Lebanese bank workers let go as currency crash bites

Financial institutions across Lebanon are implementing silent cutbacks to their number of employees. This has become unavoidable since many of these banks are now being forced to close some of their branches in a bid to lower operational costs, as the collapse of the local currency, the Lebanese pound persists.

The decisions by different lenders come on the heels of a decision by the country’s central bank to further tighten the exchange rate used to withdraw cash in Lebanese pounds from US dollar accounts from domestic banks. This option became necessary in the absence of a more comprehensive line of action that could help boost the economy, which has been in a dire crisis since 2019.

Since autumn 2019, the apex lender has imposed currency restrictions, which currently mean that savers with dollar accounts have had no other choice but to make withdrawals in Lebanese pounds at an exchange rate of 3,900 pounds to the dollar.

However, the dollar is currently trading at a rate almost 400% higher than on the black market. The Lebanese pound has been pegged to the dollar since 1997.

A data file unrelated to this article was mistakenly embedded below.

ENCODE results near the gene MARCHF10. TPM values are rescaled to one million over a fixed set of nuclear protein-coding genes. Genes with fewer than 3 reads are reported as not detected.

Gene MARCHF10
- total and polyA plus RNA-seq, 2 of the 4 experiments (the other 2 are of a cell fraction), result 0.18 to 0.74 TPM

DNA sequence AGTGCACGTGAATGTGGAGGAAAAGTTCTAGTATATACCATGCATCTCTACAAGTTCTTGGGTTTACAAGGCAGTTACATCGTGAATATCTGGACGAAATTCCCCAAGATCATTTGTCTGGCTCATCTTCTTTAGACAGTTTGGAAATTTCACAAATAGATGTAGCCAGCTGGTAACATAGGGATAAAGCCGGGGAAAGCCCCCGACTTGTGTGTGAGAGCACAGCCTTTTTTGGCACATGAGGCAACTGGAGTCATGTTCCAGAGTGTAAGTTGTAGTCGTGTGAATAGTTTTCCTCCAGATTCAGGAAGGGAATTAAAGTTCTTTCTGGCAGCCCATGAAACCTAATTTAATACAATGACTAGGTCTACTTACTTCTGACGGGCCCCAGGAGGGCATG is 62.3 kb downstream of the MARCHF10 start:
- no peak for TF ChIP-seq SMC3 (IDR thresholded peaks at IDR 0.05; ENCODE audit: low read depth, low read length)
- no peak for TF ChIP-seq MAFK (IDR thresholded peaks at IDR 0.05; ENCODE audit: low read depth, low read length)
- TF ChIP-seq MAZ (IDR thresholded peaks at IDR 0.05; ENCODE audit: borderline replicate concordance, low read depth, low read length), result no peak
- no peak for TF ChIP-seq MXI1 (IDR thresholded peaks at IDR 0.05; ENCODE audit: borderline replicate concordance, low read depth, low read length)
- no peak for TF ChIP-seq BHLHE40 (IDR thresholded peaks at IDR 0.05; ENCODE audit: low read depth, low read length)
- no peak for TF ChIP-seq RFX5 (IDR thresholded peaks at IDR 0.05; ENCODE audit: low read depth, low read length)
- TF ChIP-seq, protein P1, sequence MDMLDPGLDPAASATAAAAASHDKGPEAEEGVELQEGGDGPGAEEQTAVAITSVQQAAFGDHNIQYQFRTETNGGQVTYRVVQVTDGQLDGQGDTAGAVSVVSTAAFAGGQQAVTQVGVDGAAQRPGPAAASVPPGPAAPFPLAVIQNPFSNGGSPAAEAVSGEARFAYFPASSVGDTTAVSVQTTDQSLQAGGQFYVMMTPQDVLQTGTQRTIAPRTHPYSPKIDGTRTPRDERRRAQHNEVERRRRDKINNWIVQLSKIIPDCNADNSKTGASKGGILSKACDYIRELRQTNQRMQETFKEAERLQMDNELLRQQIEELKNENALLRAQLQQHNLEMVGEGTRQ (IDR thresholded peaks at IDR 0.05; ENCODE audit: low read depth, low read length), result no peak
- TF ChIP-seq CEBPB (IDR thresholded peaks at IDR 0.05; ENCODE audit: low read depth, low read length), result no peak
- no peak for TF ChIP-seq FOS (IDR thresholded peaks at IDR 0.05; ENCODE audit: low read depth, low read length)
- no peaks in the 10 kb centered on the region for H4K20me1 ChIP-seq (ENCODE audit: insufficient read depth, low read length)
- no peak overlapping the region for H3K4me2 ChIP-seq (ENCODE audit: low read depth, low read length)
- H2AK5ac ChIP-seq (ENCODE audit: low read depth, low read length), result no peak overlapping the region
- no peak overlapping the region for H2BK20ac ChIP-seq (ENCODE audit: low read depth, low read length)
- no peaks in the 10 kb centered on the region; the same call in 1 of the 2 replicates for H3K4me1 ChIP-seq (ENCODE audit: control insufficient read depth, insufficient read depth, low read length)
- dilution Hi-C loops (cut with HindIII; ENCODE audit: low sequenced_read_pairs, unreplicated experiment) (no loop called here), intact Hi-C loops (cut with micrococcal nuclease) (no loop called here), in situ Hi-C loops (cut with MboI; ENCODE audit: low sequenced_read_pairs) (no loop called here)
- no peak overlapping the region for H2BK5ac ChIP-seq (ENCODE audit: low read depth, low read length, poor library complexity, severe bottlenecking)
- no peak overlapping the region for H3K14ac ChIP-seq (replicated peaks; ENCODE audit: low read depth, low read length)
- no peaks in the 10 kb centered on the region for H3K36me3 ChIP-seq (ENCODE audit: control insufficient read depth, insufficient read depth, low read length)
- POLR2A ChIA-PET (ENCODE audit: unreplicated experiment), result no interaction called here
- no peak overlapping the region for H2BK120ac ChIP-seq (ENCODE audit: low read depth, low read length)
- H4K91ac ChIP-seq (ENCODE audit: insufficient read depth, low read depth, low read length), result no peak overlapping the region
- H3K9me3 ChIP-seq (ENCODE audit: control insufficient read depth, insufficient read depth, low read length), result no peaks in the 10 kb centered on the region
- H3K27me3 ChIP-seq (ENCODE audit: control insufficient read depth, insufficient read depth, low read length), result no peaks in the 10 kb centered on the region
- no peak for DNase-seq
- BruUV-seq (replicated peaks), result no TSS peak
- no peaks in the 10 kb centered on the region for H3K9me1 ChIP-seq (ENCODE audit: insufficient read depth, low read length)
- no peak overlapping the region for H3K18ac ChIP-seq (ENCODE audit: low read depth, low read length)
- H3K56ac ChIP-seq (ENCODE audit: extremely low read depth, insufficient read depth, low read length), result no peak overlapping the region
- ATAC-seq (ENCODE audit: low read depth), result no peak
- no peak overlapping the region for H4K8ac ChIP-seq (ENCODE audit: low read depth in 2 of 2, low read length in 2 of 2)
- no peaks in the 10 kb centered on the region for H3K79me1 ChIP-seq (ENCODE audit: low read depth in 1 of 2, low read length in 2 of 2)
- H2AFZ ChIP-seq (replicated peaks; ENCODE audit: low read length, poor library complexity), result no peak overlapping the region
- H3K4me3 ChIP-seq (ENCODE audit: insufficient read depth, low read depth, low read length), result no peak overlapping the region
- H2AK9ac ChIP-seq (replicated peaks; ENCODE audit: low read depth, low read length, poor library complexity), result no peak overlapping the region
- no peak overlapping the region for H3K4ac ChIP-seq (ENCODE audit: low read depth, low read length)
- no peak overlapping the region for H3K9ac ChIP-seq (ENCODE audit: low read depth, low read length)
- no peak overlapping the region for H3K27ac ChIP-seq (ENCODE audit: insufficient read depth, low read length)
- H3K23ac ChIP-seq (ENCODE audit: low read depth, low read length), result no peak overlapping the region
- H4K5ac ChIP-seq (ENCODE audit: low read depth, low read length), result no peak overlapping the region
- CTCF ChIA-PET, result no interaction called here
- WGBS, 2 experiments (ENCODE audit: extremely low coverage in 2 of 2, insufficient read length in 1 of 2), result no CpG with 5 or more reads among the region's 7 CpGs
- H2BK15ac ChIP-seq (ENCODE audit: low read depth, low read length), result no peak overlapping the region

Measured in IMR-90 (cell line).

While some banks are downsizing locally, others are opting to sell assets abroad. As of today, the estimated number of closed branches stands between 300 and 400 out of a total of 1,100 nationwide. Employees and contractors are at receiving end of these moves by lenders.

George Al-Hajj, president of the Federation of Syndicates of Bank Employees, stated that 2021 has been “very hard” for bank employees in Lebanon, adding: “Although no statistics have been conducted to show the exact number of laid-off employees, their number does not exceed 4,500.”

Yet several other bank employees are expected to be out of jobs soon. “We are in the middle of the storm, and the crisis will persist until Lebanon reaches an agreement with the International Monetary Fund on the restructuring process of the banking sector,” said Al-Hajj.

As of 2018, Lebanon’s banking sector had about 26,000, working for 61 banks. Since 2019, the sector has lost more than 17 percent of its workforce.

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